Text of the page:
Non-farm labor productivity was down for a third straight quarter, according to Wednesday's numbers. Such consecutive drops in productivity have not been seen since 1979, the Wall Street Journal reported. In fact, this is a pattern we would normally see only during economic recessions. So, what is behind the recent weakness in productivity and should we be concerned about this key driver of income growth and living-standard improvements?
First of all, the weakness shouldn't come as a huge surprise given the sluggish pace of economic growth we've been enduring. GDP growth has averaged less than 1 percent over the past three quarters, with relative strength in personal consumption (consumer spending) more than offsetting weakness in other areas.
Private investment, which accounts for only about 17 percent of total GDP, has been the biggest drag. This category includes business investment in things like facilities, equipment, software and inventories. Companies, in the aggregate, have largely been foregoing, or at least deferring, capital investments even as they have been hiring new workers at a pretty solid pace.
The improvement in the labor market, in turn, has provided consumers with the means and willingness to spend more. In fact, the Personal Consumption component of GDP has grown at an average pace of 2.7 percent over the past three quarters – well above the average of 1 percent for the economy overall. Fortunately for us (for the time being), consumer spending, at nearly 70 percent of GDP, is a much larger component of GDP than private investment.
So, we have dodged a recessionary bullet thanks to the consumer's continued willingness to spend. But, second quarter the spending growth was fueled by raiding the cookie jar. Spending growth well outpaced income growth in the quarter, leading to a drop in the savings rate to 5.5 percent in the second quarter from 6.1 percent in the first quarter. This is quite a dramatic drop in one quarter. In any case, as long as the consumer keeps spending at a pretty good clip and offsetting the weakness in business investment, we shouldn't be at risk of recession, right? Not so fast.
What, if anything, does the recent weakness in labor productivity portend for the future pace of consumer spending and economic growth? First let's look at how productivity is measured. Productivity is simply aggregate economic output dividend by aggregate hours worked. This metric simply tracks how much the average worker contributes to the economy per hour of work.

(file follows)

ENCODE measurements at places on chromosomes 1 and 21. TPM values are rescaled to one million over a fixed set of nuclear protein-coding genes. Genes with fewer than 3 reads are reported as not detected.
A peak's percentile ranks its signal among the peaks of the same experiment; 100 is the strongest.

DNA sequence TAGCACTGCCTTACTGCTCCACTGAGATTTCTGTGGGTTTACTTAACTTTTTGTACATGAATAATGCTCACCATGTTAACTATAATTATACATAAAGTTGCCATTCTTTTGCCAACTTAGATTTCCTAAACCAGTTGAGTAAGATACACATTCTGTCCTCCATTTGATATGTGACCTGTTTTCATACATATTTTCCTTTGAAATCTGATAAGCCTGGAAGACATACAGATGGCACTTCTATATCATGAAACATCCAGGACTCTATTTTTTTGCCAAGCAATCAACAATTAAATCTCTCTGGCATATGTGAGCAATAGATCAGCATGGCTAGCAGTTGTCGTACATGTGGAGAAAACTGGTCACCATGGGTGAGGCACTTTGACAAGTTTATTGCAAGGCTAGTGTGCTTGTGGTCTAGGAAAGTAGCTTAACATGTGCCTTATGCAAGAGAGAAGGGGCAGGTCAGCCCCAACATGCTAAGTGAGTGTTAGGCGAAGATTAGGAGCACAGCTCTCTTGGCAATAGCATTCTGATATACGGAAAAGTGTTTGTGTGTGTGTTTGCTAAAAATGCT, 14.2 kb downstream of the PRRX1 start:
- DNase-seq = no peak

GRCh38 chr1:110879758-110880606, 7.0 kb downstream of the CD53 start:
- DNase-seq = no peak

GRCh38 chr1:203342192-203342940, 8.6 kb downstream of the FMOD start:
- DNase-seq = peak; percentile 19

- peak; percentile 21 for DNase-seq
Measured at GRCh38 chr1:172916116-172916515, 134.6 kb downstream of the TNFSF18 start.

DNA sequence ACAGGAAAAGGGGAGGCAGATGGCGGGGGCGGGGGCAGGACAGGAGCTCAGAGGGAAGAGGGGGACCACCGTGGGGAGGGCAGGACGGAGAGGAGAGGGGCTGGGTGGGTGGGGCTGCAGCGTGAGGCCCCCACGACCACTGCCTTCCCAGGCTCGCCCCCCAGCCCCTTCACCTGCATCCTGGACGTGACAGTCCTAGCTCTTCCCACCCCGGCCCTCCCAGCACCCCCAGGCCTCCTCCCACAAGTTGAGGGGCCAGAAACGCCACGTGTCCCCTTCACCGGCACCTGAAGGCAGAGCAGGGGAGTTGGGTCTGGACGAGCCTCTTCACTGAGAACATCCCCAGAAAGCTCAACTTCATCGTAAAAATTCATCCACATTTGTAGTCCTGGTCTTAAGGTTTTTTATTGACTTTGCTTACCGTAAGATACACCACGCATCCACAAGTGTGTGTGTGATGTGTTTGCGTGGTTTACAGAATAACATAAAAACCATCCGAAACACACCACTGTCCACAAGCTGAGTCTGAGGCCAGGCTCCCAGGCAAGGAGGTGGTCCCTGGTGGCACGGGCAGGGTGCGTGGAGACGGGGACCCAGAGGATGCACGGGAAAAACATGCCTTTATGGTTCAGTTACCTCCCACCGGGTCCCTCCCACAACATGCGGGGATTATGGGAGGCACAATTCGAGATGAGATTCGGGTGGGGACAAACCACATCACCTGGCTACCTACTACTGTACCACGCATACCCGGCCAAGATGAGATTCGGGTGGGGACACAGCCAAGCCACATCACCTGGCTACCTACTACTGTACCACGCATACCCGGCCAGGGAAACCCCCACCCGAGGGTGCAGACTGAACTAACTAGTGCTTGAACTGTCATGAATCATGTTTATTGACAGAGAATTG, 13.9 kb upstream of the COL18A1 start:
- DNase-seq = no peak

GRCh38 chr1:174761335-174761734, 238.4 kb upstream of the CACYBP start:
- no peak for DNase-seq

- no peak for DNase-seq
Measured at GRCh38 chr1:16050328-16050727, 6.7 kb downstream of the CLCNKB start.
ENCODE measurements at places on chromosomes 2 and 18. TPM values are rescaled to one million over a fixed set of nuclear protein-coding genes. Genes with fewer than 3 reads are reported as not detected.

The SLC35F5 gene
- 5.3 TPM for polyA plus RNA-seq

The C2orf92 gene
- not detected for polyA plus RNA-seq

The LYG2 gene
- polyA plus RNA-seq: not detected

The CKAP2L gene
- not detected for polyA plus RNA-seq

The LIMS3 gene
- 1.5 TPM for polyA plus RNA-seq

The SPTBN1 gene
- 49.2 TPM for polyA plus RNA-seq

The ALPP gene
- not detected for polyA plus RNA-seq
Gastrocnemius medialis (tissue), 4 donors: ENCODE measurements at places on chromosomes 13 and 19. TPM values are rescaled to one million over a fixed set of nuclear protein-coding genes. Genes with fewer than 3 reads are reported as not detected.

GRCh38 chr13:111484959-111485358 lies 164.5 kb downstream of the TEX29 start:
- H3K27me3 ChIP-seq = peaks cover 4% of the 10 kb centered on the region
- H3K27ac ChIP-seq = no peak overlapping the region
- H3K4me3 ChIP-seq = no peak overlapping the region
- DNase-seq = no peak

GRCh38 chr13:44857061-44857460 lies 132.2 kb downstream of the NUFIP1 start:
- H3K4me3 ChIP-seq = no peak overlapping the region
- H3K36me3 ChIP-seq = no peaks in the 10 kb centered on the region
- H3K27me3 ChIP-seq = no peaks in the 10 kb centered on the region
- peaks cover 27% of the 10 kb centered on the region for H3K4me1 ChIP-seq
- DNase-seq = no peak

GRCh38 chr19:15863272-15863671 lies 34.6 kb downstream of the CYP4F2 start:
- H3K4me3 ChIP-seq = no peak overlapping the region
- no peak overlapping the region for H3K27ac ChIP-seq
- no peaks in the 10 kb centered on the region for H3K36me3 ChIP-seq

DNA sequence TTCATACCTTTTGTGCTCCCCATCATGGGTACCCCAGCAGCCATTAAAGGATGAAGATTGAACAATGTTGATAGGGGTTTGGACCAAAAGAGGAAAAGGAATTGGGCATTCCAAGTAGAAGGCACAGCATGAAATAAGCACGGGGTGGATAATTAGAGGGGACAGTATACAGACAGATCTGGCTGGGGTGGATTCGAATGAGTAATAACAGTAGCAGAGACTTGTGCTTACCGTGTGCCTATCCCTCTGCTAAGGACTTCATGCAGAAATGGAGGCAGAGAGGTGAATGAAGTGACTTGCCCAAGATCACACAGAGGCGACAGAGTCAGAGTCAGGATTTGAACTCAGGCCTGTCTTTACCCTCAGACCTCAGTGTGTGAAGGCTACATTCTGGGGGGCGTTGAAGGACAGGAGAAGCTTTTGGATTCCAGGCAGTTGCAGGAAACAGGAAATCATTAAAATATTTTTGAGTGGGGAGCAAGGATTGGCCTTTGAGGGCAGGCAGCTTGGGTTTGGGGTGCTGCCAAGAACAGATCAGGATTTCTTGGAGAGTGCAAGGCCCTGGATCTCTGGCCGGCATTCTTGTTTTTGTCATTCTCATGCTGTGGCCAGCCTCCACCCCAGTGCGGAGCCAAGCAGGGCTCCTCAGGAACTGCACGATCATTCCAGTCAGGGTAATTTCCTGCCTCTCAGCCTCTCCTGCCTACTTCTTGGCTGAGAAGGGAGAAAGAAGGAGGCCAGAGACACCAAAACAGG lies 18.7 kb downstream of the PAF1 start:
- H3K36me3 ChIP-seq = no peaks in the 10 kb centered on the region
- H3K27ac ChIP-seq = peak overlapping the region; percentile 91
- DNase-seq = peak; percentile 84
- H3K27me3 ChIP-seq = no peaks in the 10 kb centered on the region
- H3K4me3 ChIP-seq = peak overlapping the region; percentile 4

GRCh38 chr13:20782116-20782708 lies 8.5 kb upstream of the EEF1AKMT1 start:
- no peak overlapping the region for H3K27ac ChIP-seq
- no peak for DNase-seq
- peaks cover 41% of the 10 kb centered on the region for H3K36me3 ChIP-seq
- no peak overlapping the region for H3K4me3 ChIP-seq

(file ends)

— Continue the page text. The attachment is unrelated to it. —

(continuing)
Changes in productivity can be driven by a variety of factors. According to the web site Investopedia, growth in labor productivity "is directly attributable to fluctuations in physical capital, new technology and human capital. If labor productivity is growing, it can be traced back to growth in one of these three areas." So, growth in labor productivity would generally be associated with increases in business capital investment, improvements in technology and innovation, and improvements in education. Intuitively, this makes sense. Each of these factors should help workers produce more goods and service in the same amount of time.
Alternatively, decreases in labor productivity can be attributable to corporate America's unwillingness to invest in the things that improve worker productivity, like new facilities, equipment, software, training, and research and development. The drop in business investment we've been seeing within the private investment sector of recent quarterly GDP reports is proof that companies are not investing in productivity-enhancing initiatives.
Instead, it appears as though companies have opted to add more workers rather than investing in the productivity of the ones they already have. They have done so, in part, because the supply of labor had been abundant and cheap in the wake of the biggest recession in decades. But they have also done so because they have not seen enough demand for their products and services to justify major investment outlays.
And finally, many companies have foregone capital investments because investors have been rewarding stock buybacks, dividend increases and, in some cases, acquisitions more highly than anything else. When it's all said and done, corporate management teams do whatever makes their stock price go up.